difficulties like this. host: let me correct myself. earlier, i called vice president candidate.emocratic the primary is still going on so he is the -- a nominee to be the candidate. let's go to jim on the republican line. caller: i hope i have as much time as the former caller. i noticed in my "columbus dispatch" this morning, that the is looking into the hacking of the democratic national committee before the last presidential election. , i am watching this program because i was informed we are going to hear about what
the relationship is between the united states government and the ukrainian government as far as information about corruption. and here i am. i am watching the wilson center whose current director and previous director were nothing or peoplecal hacks not interested in our relationship between the ukrainian government and the u.s. government so far as anding into corruption actually what happened between the biden family and the money exchanged to their advantage. host: quick response? guest: the wilson center is a nonpartisan institution.
it is a research-based institution. i lived in ukraine for over a year and reported on the presidential elections from the ground. that is what informs my understanding of ukraine. it is not motivated by any political biases. run callinggo to from maryland on the democratic line. caller: that is michigan. host: ok, go ahead. caller: i understand there is a force in ukraine that is very and is in the military. from the united states and other countries, white supremacists and fascists have been going to ukraine to serve in that unit and have come home to spread their military training among white supremacists and other terrorist organizations in the united states. we had an unwritten agreement that the united states and nato
would never encroach on the borders of the old soviet union and russia. russia will never stand for the strangulation of their nation. and they never should. ukraine was one of the nations that was supposed to not be part of nato. we are forcing it into nato. russia has every right to defend sot land that they spent much blood and treasure for in world war ii. plain and simple, it is their land and they will hold it. host: quick response? guest: let me start with fascism in ukraine. there are some worrying developments with white supremacy, fascism, and white nazism in ukraine as around the rest of the world, including our own country. in ukraine, they enjoy very little electoral support and do not have anyone in parliament.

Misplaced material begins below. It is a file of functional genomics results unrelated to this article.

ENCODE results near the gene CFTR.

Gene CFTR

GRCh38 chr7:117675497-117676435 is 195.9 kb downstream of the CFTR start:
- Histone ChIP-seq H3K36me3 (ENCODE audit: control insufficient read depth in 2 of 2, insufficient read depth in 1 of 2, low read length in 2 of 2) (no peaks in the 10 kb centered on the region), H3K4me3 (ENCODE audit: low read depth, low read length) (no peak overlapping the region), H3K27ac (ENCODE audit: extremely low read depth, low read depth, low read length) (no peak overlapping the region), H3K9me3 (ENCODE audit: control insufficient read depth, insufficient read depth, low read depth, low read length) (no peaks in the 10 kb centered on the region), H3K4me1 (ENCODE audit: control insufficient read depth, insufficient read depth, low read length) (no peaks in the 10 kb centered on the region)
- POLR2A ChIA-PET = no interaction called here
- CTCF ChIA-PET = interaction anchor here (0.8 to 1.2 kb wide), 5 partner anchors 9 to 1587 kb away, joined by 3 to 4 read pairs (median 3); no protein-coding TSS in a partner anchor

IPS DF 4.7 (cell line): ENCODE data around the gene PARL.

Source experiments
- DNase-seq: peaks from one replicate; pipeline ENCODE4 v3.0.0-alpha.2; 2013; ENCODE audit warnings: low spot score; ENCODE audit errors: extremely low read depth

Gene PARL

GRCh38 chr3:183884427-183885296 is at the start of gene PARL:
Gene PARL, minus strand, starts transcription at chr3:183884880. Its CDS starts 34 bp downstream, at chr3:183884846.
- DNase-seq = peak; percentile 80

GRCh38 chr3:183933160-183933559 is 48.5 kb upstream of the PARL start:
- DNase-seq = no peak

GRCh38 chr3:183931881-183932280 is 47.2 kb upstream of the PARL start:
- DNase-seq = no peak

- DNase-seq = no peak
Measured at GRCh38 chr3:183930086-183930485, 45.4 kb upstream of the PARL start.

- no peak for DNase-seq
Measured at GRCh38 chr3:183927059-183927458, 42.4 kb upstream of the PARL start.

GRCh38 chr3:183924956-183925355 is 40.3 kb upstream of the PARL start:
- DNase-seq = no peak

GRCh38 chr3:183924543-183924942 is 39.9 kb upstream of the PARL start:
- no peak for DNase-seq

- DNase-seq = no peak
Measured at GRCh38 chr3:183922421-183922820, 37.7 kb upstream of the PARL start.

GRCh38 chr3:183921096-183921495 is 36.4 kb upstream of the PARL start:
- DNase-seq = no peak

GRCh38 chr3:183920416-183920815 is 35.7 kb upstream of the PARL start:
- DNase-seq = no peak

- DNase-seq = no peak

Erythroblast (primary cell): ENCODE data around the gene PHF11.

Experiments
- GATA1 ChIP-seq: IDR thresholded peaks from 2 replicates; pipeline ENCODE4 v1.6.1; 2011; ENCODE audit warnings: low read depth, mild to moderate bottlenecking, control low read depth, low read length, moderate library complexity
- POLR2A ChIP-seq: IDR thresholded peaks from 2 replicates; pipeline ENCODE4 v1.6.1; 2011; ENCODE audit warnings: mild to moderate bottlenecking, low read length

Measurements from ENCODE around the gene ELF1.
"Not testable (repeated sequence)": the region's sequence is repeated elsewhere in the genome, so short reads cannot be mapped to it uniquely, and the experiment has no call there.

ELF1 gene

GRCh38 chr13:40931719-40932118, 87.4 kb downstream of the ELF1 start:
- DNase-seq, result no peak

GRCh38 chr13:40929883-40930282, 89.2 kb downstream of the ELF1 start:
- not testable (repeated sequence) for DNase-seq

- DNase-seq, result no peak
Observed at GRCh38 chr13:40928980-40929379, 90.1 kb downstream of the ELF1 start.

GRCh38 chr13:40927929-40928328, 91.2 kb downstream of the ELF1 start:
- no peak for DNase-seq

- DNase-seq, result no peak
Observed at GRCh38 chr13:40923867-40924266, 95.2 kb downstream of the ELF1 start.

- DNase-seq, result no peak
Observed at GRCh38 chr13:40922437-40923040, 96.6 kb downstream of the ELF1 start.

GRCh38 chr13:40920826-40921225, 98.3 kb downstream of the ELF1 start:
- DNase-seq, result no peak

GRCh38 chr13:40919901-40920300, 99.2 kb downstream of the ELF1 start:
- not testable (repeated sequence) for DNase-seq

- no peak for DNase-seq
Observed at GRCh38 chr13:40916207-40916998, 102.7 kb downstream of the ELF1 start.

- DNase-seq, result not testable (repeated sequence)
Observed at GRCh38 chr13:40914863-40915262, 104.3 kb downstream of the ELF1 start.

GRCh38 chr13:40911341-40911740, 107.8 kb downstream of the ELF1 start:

they were not able to meet the parliamentary threshold. the united states state department has categorized it as a neo-nazi hate group. we are very clear on what is going on with fascism and nazism. regarding ukraine's sovereignty, it is an independent nation and has been for 30 years. culture,s own history, and traditions. at theans would bristle idea that because they were part of the soviet union and the russian empire that they do not have a right to self-determination, which is the agreement and international law, that all nations have a right to self-determination. if ukraine wants to pursue nato and european union membership, that is entirely up to ukraine and not up to larger governments that would like to sway their decision. host: let's go to john from new mexico on the independent line. good morning.
caller: thank you for taking my call. i am a registered democrat book kind of float back-and-forth. i choose by candidates. this young lady is clearly a democrat trade there is no doubt about it. she is an apologist. that is fine. that is her side and i have got mine. we are kind of the same in some ways. i want to know why nothing is about the conversation where crowdstrike comes in. everything goes to mr. trump's telling the guy he wants a favor. why did that conversation have to be taken and parts moved from
one place to another to make it look worse? that is the part that bugs the heck out of me. if she could address crowdstrike and maybe that part of it? guest: thank you so much. i am not motivated by any political leanings. i have studied and lived in ukraine and am hoping to share my knowledge with all of you. that is why i am up at 8:30 on a saturday morning speaking with you. asarding crowdstrike, as far i know, the president is referring to the hacking of the d.n.c. servers. crowdstrike may have a ukrainian ceo. i was unclear why he was referring to this in the phone call. it seems to be the relitigation of the 2016 election. as far as i know, there is no evidence the servers are in ukraine. i have forgotten the second part of the question. host: how did the president's